Pope’s third dream is “ecological.” He says, “I dream of an Amazon region that can jealously preserve its overwhelming natural beauty and the super abundant life teeming in its rivers and forests.” He recalls that “in a cultural reality like the Amazon region, where there is such a close relationship between human beings and nature, daily existence is always cosmic. Setting others free from their forms of bondage surely involves caring for the environment and defending it but, even more, helping the human heart to be open with trust to the God who not only has created all that exists but has also given us himself in Jesus Christ.” In a forceful paragraph (No. 48), Francis states that “the equilibrium of our planet also depends on the health of the Amazon region,” but aware of the threat to the region from “the conquest and exploitation of resources,” he declares that “the interest of a few powerful industries should not be considered more important than the good of the Amazon region and of humanity as a whole.”
The fourth dream is an “ecclesial” dream. Pope Francis reveals, “I dream of Christian communities capable of generous commitment, incarnate in the Amazon region, and giving the Church new faces with Amazonian features.” Addressing the inculturation of the liturgy, Francis emphasizes that the Eucharist “joins heaven and earth; it embraces and penetrates all creation.” In this sense, he asserts, “encountering God does not mean fleeing from this world or turning our back on nature,” rather “it means that we can take up into the liturgy many elements proper to the experience of indigenous people in their contact with nature, and respect native forms of expression in song, dance, rituals, gestures and symbols.” He recalls that “the Second Vatican Council called for this effort to inculturate the liturgy among indigenous people; over fifty years have passed and we still have far to go along these lines.” He recalls that “the Lord chose to reveal his power and his love through two human faces: the face of his divine Son made man and the face of a creature, a woman, Mary” and says “women make their contribution to the Church in a way that is properly theirs, by making present the tender strength of Mary, the Mother.”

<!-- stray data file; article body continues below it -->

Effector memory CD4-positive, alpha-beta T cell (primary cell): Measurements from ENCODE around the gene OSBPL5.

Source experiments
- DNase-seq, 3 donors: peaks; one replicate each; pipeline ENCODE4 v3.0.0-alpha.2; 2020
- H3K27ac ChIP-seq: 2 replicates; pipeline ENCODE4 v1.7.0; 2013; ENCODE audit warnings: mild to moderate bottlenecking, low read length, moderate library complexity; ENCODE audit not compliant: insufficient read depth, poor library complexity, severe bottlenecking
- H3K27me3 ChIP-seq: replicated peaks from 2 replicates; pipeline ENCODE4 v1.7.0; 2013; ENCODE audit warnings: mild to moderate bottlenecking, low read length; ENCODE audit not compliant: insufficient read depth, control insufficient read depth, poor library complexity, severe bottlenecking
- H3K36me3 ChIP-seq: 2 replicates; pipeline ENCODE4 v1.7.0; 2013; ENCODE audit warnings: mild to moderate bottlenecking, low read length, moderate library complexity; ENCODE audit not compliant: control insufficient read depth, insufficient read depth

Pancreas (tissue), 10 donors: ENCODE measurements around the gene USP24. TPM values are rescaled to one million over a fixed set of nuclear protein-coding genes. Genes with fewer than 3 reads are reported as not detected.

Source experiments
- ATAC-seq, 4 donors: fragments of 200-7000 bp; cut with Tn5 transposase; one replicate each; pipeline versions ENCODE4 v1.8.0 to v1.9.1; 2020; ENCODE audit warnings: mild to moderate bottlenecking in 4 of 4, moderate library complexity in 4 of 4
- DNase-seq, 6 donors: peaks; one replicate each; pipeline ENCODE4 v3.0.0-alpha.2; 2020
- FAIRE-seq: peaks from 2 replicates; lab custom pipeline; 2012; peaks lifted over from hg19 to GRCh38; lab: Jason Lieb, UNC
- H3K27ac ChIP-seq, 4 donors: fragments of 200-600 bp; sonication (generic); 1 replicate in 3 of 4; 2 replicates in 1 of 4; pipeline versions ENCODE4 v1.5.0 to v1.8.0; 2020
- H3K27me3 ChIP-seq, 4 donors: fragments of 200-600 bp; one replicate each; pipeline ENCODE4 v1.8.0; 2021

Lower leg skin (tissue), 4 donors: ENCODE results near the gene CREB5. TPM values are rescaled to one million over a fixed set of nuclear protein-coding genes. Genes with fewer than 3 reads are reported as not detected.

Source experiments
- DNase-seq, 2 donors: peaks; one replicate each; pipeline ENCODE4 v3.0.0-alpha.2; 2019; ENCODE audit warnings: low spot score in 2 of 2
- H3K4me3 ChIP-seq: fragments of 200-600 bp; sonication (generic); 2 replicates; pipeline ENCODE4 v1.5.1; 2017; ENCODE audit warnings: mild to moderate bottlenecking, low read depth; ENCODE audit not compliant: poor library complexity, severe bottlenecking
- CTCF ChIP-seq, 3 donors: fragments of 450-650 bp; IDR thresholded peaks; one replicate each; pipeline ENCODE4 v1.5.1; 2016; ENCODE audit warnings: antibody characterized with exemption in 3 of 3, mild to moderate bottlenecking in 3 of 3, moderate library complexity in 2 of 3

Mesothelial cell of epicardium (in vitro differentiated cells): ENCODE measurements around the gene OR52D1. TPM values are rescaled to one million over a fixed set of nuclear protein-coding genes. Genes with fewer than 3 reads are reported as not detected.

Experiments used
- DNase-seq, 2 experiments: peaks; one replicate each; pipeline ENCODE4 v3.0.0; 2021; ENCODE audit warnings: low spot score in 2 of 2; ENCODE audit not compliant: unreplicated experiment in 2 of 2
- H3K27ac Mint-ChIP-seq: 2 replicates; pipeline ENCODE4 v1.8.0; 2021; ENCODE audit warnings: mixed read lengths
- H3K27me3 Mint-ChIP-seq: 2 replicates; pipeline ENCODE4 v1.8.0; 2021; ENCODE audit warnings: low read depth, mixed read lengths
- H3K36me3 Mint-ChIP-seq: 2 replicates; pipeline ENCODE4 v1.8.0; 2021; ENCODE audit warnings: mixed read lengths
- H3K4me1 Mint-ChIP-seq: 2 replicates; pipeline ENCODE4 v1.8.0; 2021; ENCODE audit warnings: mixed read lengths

Pope Francis concludes Querida Amazonia with a prayer to the Mother of the Amazon Region. “Mother, look upon the poor of the Amazon region”, he prays, “for their home is being destroyed by petty interests…. Touch the hearts of the powerful, for, even though we sense that the hour is late, you call us to save what is still alive.” Our Pope has offered very good rhythm of reflection to the season of lent this year through this Exhortation “Beloved Amazon” Let us reflect upon those words of Pope about the nature and the protectors of nature who are indigenous of the soil.
I would also like to highlight the life of St. Joseph who is the suitable role model for this season and the saint of the month of March. St. Joseph is a “protector” because he is able to hear God’s voice and be guided by his will; and for this reason he is all the more sensitive to the persons entrusted to his safe-keeping. He can look at things realistically, he is in touch with his surroundings, and he can make truly wise decisions. In him, we learn how to respond to God’s call readily and willingly. I also wish a Happy Feast to all the parishes who celebrate the patronage of St Joseph. Let us place ourselves at the feet of St. Joseph so that we may benefit the blessings of holy Lent.
May this season of repentance help us to enjoy the purification and blessings of the Lord.
Yours in Christ Jesus
+ Most Rev. Dr. P. Soundararaju, SDB.,
Bishop of Vellore